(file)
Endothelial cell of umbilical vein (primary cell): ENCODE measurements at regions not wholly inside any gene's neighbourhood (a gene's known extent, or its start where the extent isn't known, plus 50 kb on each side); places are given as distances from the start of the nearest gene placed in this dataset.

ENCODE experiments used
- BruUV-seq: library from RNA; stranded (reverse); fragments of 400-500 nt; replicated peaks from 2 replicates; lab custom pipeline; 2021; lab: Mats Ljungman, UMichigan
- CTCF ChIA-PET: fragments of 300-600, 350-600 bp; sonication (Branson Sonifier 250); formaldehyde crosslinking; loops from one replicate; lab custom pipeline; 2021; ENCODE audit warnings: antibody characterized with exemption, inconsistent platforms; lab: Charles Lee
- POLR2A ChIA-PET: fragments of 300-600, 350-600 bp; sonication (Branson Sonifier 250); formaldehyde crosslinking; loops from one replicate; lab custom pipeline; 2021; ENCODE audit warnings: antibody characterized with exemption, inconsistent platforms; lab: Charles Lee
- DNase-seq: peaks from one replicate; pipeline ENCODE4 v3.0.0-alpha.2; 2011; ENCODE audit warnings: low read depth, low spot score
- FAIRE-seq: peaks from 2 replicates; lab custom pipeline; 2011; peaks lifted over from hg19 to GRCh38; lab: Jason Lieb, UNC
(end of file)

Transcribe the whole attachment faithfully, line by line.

Endothelial cell of umbilical vein (primary cell): ENCODE measurements at regions not wholly inside any gene's neighbourhood (a gene's known extent, or its start where the extent isn't known, plus 50 kb on each side); places are given as distances from the start of the nearest gene placed in this dataset.

ENCODE experiments used
- BruUV-seq: library from RNA; stranded (reverse); fragments of 400-500 nt; replicated peaks from 2 replicates; lab custom pipeline; 2021; lab: Mats Ljungman, UMichigan
- CTCF ChIA-PET: fragments of 300-600, 350-600 bp; sonication (Branson Sonifier 250); formaldehyde crosslinking; loops from one replicate; lab custom pipeline; 2021; ENCODE audit warnings: antibody characterized with exemption, inconsistent platforms; lab: Charles Lee
- POLR2A ChIA-PET: fragments of 300-600, 350-600 bp; sonication (Branson Sonifier 250); formaldehyde crosslinking; loops from one replicate; lab custom pipeline; 2021; ENCODE audit warnings: antibody characterized with exemption, inconsistent platforms; lab: Charles Lee
- DNase-seq: peaks from one replicate; pipeline ENCODE4 v3.0.0-alpha.2; 2011; ENCODE audit warnings: low read depth, low spot score
- FAIRE-seq: peaks from 2 replicates; lab custom pipeline; 2011; peaks lifted over from hg19 to GRCh38; lab: Jason Lieb, UNC